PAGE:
This article throws light upon the top nine techniques of scientific management introduced by Taylor in order to improve work efficiency and organisational productivity. Some of the techniques are: 1. Separation of Planning and Doing 2. Functional Foremanship 3. Job Analysis 4. Standardisation of Work 5. Financial Incentives 6. Differential Rate System 7. Scientific Selection and Training and Others.

Technique # 1. Separation of Planning and Doing:

Before scientific management principles were introduced, workers used to plan their work and worked under supervisors. Planning and also doing by workers themselves, though under the supervision created problems in productivity. Taylor advocated separation of planning from doing. Planning should be the task of supervisor and workers should only perform the work.

Technique # 2. Functional Foremanship:

He introduced the concept of functional foremanship which violated the principle of unity of command. As planning was separated from doing, Taylor advocated that activities of workers should be supervised by two sets of supervisors based on specialisation of functions as one supervisor cannot supervise all aspects of the work (functional foremanship).

While one set of supervisors dealt with planning function to direct the activities of workers, the other set of supervisors dealt with the doing function. Both the Planning and Doing (Production) in-charges had four supervisions each resulting in eight supervisors who supervised the workers.


These supervisors are as follows:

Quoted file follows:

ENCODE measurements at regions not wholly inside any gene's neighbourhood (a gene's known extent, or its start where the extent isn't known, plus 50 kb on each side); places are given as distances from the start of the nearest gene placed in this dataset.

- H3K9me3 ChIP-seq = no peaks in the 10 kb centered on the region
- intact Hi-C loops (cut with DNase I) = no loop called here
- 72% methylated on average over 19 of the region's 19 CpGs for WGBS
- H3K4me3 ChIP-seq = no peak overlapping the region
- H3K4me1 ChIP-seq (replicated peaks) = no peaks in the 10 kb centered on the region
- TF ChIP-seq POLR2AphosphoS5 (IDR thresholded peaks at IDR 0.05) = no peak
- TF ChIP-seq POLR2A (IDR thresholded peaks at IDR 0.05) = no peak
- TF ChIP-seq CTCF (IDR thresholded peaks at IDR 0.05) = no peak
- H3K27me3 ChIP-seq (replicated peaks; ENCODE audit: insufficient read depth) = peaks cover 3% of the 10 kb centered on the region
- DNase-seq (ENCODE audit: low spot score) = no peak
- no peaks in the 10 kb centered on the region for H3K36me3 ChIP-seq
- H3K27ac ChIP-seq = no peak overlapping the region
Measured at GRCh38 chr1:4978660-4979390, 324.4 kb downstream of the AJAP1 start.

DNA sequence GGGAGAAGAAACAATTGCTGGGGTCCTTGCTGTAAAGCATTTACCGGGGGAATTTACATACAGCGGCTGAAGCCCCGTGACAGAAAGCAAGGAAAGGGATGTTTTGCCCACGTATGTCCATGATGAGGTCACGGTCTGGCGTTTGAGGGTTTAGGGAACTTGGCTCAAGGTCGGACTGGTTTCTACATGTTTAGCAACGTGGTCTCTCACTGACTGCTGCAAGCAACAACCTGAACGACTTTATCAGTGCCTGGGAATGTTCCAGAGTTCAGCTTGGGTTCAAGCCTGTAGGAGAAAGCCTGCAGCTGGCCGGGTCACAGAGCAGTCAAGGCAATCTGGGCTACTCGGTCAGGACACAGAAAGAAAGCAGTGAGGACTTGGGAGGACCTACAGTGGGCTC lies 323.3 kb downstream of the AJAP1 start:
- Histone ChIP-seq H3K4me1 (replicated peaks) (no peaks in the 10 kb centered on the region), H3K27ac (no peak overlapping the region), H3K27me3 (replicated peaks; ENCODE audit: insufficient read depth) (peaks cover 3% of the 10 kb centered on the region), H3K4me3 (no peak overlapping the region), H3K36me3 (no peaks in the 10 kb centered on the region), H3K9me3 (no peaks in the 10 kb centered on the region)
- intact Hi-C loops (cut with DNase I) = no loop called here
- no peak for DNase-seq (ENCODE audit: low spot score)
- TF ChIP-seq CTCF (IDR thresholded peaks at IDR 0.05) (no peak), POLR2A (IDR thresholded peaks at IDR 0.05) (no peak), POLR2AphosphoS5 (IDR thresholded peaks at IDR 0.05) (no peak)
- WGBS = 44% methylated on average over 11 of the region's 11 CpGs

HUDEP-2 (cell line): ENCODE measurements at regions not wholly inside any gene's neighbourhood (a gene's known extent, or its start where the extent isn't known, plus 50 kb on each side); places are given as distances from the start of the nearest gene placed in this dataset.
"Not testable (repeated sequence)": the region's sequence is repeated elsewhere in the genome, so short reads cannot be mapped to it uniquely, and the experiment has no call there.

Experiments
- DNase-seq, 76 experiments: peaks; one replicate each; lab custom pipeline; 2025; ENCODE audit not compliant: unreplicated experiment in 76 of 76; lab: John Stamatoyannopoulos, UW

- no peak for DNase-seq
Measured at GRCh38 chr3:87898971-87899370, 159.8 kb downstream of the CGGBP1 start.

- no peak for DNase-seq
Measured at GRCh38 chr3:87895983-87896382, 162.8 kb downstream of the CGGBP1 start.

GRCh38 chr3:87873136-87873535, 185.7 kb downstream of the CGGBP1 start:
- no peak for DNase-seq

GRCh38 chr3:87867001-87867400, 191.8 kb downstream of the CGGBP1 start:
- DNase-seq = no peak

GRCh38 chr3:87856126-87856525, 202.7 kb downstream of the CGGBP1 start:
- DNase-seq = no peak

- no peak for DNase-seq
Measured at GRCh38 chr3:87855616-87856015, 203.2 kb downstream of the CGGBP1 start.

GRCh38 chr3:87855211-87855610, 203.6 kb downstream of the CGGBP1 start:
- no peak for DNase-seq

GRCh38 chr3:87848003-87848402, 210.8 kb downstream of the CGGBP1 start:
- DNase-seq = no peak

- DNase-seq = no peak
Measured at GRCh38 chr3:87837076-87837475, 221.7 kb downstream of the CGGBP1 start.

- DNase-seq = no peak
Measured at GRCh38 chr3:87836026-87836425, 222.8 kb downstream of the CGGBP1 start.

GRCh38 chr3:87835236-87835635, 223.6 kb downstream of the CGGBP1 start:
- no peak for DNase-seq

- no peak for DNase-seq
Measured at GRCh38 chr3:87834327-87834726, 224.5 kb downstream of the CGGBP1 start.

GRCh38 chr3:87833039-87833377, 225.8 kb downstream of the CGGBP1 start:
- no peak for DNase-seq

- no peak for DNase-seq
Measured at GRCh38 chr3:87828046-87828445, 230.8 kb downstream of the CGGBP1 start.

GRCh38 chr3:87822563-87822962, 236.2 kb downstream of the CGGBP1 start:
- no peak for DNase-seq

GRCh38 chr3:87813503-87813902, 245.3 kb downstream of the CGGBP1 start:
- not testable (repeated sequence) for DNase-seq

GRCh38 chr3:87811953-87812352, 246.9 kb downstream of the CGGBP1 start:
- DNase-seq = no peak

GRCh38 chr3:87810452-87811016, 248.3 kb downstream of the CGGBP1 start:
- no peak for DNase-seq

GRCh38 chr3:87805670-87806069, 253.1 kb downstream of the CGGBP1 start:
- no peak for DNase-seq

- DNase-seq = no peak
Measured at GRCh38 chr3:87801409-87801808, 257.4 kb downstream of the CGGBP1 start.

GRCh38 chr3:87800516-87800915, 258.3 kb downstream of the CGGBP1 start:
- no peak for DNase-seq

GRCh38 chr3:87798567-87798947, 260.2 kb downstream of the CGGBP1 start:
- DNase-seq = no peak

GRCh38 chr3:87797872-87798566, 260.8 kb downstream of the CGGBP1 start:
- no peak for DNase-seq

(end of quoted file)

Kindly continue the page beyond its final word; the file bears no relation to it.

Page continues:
I. Supervisors concerned with planning of work in the factory office (Planning In-charge):

(i) Route clerk:

He specifies the route that workers should follow in performing the task, that is, how work moves from one machine to the other and in what sequence (or route) to complete the task.


(ii) Instruction card clerk:

Various instructions for completion of the task like, which tools and equipment’s are to be used, at what speed the work has to be performed and other technical details are given by the instructions card clerk.

(iii) Time and cost clerk:

He specifies the time in which workers should perform the various work activities and also determines the cost at which work should be performed.


(iv) Disciplinarian:

He ensures discipline in the organisation by observing that workers work according to factory rules and regulations. Cases of absenteeism, insubordination, violation of rules etc. are dealt according to rules by the disciplinarian.

II. Supervisors concerned with execution of work at the shop floor (Production In-charge):

This set of supervisors has the following four supervisors:


(i) Gang boss:

He performs the preliminary operations regarding how workers should work on the machine. He also decides about which physical resources (tools and equipment’s) are required at the work place and arranges for them.

(ii) Speed boss:

He ensures that work is done in time. The speed at which various operations are performed should be in accordance with the standards laid for time taken to complete the task.


(iii) Repair boss:

He ensures security and maintenance of the machines on which work is performed. Workers should keep the machines in perfect order by taking proper care and perform maintenance activities like regular oiling, check ups and repairs.

(iv) Inspector:

He ensures that work is done according to the standards laid by the planning in-charge.


Functional foremanship, a technique of scientific management can be represented as follows:

Factory Manager

Technique # 3. Job Analysis:

It involves analysing the job on the basis of following parameters:

(i) Time study:


It analyses the job by breaking it into different elements and determines the time taken to complete each element of the job. In order to increase productivity, optimum time to perform each operation is determined. The optimum time is the minimum time taken to perform the task. It helps in determining the ‘fair day’s work’ that each worker can perform in a specific time period.